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6 February 2006
Popular Food Myths – What’s The Truth?
by Katherine Burnett-Watson

Don’t go swimming for an hour after you eat, eating your crusts gives you curly hair and an apple a day keeps the doctor away. We know that grandma’s advice on food and eating wasn’t always based in scientific fact, but you’d be surprised at just how many food myths are still perpetuated today, long after they’ve been proven false.

It’s not surprising that today’s food labels actually cause more confusion than clarification, with “low fat”, “reduced fat”, “baked, not fried” and the like emblazoned upon packaging, appearing to give us the low-down on its contents and health benefits. But what do these catchy health labels really mean?

Well, for a start, reduced fat doesn’t mean the product is low in fat. Reduced fat products must have 25 percent less fat in them than the full fat version of the product, but many products claiming to be reduced fat are very high in fat to begin with. So even though consuming a reduced fat butter may be better than full fat butter, it’s still going to be high in fat compared to other food choices.

Also, reduced and low fat products may not be low in energy (calories). Many reduced fat or low fat foods and snacks are supplemented with other ingredients to make them taste good. If you’re looking at low fat yoghurt as a healthy treat, check out the sugar content. Many low fat products have high sugar content, to make them taste good once the fat has been removed. You might find that low fat yoghurts actually have a higher calorie count than full fat yoghurts because of the added sugar. And there’s the temptation to use more of a reduced or low fat product than a full fat one, thereby canceling out any “good” the reduced fat amount might do. You might put just a scrape of butter on your bread, but load up on the reduced fat cream cheese.

Then there’s the “baked, not fried” option. Potato chips and snacks that claim to be healthier because they’re baked, not fried, may not have a lower fat content than their fried friends. As with the “reduced fat” products, the products that tout the “baked, not fried” message are usually high in fat to begin with. If a product is high in fat, baking or frying it is not going to reduce that original amount of fat.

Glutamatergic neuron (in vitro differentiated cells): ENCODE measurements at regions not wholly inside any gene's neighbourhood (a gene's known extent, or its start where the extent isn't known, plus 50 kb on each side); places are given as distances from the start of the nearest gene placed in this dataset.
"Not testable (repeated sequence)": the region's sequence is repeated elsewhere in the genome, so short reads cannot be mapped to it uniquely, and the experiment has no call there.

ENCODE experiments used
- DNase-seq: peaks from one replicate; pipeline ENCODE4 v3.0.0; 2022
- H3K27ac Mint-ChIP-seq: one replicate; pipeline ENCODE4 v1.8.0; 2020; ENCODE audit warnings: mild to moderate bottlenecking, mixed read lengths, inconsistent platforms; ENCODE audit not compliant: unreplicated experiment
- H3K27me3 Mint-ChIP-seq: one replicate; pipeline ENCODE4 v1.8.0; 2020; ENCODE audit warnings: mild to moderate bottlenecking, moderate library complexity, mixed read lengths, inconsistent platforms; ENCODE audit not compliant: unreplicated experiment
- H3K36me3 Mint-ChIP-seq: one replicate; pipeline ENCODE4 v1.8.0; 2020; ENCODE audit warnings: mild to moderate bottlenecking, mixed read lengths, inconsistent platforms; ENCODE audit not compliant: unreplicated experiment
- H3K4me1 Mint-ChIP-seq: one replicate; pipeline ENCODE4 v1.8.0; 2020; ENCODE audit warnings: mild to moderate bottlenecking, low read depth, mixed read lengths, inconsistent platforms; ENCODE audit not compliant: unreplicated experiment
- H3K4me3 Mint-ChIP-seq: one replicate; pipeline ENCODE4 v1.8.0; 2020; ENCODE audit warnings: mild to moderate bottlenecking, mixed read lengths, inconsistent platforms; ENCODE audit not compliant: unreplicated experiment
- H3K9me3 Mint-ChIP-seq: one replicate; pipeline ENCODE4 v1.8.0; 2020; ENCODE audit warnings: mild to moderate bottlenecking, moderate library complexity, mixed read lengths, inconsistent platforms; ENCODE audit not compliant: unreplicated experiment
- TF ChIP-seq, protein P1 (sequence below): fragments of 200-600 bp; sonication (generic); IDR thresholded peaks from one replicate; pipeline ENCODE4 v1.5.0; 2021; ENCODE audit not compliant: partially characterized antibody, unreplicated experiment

One of my favorite myths is that carob is healthier and lower in fat than chocolate. Now to foist carob onto someone with this reasoning in mind is tantamount to cruel and unusual punishment. Carob, a legume “substitute” for chocolate (I use the inverted commas here because as a chocolate lover I believe there can be no substitute) has the same amount of fat and calories as chocolate, and it tastes awful. (That last bit isn’t based on scientific research, just my opinion.) The only real difference between the two is that carob contains no caffeine or dairy, so if you’re looking for a caffeine-free or vegan alternative to chocolate, be my guest. Just don’t offer to share.

Another myth that continues to be perpetuated is that chickens are fed growth hormones to make them grow bigger, more quickly. Not true. Chickens produced or sold in the U.S. contain no added or artificial hormones. The U.S. government strictly regulates all feed additives and has never permitted any type of hormones to be added to feed or otherwise given to chickens. Federal regulations also prohibit the use of added steroids in poultry. The idea that chickens contain artificial hormones seems to stem from a television program produced and screened way back in 1985, in which hormonal abnormalities in young women in Puerto Rico were linked to the feeding of hormones - specifically estrogen - to chickens. Without actually saying so, the program implied that feeding hormones to chickens was a common practice worldwide, which is not true.